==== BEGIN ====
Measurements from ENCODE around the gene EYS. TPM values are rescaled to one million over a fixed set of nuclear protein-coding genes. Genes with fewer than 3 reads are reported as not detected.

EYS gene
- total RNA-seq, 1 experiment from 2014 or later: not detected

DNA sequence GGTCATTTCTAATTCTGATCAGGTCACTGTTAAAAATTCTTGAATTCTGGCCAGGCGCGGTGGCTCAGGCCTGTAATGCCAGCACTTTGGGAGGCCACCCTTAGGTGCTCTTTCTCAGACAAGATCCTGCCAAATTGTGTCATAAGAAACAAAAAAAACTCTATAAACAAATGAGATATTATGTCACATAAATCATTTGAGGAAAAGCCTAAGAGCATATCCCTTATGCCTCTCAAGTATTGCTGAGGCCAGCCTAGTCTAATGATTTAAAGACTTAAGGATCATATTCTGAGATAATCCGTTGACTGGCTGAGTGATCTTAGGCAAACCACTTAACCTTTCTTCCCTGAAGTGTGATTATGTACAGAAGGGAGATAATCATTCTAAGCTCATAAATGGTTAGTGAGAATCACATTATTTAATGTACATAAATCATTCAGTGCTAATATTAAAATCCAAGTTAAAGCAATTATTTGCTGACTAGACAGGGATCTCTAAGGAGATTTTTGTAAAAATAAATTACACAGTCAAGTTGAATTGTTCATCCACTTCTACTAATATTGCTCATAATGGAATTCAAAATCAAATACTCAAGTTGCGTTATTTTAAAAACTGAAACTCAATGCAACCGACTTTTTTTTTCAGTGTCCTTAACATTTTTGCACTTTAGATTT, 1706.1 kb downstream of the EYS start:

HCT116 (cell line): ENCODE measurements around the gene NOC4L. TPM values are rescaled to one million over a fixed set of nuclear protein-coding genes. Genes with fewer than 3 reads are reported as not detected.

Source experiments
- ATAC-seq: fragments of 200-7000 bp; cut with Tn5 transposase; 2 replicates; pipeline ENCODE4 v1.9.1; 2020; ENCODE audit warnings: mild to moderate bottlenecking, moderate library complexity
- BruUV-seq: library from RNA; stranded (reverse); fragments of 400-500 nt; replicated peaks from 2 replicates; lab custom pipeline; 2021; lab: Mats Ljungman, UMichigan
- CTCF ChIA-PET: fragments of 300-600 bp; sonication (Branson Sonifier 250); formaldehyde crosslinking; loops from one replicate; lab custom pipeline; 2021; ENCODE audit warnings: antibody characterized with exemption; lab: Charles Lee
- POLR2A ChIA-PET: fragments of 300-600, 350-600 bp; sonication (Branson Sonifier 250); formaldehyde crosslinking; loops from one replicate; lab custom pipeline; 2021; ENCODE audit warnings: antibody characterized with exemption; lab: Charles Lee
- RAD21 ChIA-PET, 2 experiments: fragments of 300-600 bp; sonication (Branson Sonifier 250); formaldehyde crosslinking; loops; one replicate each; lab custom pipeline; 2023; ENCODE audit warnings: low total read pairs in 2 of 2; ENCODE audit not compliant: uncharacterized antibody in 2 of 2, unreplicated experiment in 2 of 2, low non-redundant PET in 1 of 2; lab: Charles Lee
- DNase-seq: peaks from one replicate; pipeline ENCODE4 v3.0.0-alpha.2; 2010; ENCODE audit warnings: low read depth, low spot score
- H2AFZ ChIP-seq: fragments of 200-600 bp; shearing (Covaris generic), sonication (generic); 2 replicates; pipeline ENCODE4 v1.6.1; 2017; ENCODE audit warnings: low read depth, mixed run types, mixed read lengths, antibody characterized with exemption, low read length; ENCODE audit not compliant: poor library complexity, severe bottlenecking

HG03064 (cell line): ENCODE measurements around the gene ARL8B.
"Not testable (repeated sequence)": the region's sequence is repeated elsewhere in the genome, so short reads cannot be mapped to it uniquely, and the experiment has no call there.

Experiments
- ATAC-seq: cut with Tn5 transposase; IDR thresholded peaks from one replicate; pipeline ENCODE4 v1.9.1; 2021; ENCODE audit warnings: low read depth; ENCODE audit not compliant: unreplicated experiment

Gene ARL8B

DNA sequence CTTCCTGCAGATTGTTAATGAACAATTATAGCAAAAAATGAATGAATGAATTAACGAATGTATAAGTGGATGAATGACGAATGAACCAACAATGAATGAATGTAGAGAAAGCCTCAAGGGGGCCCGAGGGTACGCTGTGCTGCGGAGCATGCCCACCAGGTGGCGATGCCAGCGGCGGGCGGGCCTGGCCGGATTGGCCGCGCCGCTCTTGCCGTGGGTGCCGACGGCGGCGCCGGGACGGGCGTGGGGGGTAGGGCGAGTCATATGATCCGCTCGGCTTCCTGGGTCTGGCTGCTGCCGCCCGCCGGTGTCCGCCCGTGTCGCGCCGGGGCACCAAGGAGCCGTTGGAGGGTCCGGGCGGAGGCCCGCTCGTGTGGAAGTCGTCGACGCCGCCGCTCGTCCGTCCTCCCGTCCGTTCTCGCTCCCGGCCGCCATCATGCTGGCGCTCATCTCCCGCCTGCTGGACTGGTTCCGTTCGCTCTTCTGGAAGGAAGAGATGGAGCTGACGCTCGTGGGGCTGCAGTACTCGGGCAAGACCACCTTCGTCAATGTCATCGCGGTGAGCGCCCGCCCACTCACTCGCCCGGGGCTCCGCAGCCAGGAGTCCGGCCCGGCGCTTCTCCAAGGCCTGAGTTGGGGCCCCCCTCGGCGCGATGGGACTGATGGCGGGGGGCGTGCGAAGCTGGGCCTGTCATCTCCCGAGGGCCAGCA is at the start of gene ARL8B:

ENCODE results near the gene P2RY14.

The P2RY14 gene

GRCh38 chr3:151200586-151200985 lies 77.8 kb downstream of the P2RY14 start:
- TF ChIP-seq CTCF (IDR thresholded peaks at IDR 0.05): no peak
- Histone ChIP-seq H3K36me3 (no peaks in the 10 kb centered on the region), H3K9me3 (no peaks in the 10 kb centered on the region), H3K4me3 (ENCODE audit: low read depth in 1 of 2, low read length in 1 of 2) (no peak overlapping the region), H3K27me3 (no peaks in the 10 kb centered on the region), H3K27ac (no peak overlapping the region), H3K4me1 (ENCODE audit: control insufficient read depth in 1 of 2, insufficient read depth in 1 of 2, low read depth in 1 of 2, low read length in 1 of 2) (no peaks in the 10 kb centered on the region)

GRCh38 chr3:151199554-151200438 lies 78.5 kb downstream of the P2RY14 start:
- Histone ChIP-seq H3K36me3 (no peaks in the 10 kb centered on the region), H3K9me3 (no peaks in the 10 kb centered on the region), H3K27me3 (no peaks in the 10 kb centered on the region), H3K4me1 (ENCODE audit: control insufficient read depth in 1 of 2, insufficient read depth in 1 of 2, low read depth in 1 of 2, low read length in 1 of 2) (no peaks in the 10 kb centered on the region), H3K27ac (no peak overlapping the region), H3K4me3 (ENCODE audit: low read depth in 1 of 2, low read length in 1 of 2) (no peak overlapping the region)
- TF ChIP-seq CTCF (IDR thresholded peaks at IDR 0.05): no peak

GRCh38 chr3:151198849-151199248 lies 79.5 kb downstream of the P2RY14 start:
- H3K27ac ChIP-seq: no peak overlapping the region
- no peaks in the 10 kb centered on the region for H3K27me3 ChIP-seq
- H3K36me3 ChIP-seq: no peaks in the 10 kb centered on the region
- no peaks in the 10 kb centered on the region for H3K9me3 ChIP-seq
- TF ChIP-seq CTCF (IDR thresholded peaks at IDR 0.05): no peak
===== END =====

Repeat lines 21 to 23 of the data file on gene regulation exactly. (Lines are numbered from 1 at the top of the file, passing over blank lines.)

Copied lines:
The P2RY14 gene

GRCh38 chr3:151200586-151200985 lies 77.8 kb downstream of the P2RY14 start:
- TF ChIP-seq CTCF (IDR thresholded peaks at IDR 0.05): no peak